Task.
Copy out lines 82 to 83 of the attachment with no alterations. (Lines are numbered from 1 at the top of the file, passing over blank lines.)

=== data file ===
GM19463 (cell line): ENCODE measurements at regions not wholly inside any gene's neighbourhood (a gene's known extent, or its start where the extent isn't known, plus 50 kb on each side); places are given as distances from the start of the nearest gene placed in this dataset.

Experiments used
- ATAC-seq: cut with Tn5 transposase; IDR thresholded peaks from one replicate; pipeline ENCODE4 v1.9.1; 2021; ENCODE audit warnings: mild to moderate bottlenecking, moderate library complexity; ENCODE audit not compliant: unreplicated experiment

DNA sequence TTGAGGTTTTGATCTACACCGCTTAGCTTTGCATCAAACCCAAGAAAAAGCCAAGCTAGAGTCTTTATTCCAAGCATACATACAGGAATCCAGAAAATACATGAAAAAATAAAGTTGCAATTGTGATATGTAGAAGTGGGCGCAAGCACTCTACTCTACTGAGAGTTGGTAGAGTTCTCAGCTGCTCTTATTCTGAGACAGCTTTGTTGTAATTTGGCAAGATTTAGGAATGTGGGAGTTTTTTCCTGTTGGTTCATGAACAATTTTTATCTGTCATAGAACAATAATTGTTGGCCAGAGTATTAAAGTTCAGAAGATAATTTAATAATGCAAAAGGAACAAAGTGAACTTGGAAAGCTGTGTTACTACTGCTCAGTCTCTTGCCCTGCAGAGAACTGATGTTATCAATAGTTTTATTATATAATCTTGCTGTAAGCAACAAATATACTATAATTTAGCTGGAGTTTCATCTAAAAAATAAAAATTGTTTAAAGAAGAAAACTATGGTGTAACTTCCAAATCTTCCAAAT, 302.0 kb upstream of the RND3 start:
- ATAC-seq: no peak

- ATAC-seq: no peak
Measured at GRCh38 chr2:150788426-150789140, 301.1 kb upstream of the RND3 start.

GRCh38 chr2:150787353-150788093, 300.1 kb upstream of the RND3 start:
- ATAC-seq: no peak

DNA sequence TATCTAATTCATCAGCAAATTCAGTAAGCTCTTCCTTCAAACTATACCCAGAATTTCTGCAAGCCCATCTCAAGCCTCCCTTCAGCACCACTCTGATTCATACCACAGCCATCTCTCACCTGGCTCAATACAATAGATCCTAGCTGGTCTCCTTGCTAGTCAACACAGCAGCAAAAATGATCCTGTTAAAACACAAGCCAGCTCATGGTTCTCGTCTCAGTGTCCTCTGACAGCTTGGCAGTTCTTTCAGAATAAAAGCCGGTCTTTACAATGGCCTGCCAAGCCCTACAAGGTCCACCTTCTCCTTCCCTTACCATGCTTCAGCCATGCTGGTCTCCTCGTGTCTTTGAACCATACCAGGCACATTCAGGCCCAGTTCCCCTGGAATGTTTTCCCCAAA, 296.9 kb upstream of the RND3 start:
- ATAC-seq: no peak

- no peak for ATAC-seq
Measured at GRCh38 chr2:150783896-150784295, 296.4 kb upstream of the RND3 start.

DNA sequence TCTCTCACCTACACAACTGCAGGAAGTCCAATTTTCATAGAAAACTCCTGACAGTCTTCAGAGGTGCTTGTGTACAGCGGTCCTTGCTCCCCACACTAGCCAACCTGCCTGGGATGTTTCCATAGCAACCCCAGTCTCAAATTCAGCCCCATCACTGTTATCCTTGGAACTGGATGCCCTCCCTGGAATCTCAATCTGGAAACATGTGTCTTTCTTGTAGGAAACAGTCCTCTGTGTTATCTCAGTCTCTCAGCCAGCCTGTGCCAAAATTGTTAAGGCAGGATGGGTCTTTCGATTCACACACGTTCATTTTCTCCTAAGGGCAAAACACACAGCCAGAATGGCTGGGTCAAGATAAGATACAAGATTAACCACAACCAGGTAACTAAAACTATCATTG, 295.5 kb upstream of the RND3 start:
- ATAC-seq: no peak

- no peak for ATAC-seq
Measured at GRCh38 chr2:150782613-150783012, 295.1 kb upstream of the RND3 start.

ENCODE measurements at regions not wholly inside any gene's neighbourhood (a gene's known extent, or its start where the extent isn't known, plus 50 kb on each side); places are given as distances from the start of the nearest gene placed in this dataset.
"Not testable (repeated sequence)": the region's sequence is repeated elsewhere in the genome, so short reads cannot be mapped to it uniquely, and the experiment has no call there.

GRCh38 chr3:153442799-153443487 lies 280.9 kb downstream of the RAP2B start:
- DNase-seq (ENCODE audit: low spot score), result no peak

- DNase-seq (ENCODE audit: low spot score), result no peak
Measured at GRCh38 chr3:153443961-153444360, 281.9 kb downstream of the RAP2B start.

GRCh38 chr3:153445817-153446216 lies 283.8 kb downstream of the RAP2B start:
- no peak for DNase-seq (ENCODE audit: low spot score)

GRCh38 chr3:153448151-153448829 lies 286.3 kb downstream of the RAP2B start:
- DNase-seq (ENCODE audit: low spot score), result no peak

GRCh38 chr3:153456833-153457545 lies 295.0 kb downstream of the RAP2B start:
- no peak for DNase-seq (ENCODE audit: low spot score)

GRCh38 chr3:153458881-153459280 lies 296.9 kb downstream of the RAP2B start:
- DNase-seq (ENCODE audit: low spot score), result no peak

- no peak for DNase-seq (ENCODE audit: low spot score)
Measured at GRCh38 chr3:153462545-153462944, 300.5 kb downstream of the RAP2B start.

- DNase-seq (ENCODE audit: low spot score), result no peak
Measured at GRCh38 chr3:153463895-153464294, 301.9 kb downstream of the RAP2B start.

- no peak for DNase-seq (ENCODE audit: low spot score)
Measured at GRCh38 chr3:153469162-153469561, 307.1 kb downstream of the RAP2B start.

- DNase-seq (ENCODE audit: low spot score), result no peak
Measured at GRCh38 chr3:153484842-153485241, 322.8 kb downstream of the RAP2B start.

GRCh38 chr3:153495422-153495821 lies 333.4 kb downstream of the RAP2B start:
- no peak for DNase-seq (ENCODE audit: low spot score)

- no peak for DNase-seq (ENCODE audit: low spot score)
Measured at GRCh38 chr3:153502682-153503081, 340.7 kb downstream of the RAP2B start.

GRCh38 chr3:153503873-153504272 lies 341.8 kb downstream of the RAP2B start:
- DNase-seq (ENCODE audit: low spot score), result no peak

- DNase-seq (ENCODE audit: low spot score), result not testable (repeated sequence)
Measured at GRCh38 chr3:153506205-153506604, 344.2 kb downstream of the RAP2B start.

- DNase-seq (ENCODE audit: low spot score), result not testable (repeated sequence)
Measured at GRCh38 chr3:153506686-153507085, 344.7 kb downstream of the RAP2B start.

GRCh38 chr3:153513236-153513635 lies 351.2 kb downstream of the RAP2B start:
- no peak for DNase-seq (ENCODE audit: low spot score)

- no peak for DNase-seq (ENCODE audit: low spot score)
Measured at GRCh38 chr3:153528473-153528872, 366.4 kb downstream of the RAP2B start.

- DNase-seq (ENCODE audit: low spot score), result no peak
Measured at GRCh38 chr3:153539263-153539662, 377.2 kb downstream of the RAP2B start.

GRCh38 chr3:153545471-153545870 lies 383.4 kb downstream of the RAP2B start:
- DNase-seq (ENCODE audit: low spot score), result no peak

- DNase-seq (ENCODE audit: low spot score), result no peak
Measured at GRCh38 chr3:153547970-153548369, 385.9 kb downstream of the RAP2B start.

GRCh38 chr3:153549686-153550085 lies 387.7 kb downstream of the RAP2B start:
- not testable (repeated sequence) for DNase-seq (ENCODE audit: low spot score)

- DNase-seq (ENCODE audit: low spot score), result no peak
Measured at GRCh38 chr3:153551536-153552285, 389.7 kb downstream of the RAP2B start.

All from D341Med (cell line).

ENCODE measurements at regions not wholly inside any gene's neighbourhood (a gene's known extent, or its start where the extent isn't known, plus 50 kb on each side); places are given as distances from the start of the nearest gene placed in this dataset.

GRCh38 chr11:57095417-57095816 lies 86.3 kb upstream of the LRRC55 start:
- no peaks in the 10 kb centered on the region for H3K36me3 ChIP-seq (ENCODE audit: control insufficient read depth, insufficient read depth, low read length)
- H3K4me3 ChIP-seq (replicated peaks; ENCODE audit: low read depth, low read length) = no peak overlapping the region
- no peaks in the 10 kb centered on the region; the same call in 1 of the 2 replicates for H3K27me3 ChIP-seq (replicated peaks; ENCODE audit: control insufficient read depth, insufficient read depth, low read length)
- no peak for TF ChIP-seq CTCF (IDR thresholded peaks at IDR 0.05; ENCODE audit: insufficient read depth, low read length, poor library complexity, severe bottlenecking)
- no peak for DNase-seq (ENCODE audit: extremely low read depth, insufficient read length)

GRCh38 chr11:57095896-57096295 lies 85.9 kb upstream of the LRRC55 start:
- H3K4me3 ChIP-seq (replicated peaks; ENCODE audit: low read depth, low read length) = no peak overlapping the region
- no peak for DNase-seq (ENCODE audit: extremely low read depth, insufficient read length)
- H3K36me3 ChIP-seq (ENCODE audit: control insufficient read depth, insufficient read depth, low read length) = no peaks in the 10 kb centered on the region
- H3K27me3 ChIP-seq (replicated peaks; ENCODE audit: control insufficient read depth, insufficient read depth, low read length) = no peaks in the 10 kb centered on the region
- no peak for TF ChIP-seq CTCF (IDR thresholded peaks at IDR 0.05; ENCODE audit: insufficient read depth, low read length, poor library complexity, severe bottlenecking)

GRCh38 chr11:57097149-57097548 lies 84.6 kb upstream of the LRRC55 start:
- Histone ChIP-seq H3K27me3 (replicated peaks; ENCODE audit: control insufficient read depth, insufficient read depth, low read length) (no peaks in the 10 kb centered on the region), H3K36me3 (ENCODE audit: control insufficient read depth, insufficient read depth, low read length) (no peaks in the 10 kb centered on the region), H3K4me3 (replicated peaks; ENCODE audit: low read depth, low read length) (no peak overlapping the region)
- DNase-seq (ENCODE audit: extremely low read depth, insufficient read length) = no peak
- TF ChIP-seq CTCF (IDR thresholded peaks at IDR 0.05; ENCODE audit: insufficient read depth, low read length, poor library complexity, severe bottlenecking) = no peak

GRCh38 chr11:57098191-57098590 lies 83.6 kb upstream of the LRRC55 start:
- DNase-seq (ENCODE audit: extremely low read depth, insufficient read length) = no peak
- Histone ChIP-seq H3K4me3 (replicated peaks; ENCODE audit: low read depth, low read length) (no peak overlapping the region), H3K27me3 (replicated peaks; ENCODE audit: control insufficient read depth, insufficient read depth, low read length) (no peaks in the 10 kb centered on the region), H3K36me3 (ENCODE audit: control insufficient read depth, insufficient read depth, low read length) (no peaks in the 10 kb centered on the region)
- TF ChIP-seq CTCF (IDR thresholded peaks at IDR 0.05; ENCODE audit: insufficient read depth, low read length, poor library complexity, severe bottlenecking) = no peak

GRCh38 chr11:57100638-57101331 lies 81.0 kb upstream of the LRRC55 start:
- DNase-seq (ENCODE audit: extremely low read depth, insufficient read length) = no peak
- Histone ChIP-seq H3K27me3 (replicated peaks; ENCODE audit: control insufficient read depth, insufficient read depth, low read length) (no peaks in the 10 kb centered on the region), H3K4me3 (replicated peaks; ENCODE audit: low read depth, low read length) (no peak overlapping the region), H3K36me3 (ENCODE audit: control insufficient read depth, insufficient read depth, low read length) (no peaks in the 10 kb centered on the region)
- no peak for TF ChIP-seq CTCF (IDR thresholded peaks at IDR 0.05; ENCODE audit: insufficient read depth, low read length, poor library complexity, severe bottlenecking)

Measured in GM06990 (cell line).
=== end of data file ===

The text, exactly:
GRCh38 chr11:57098191-57098590 lies 83.6 kb upstream of the LRRC55 start:
- DNase-seq (ENCODE audit: extremely low read depth, insufficient read length) = no peak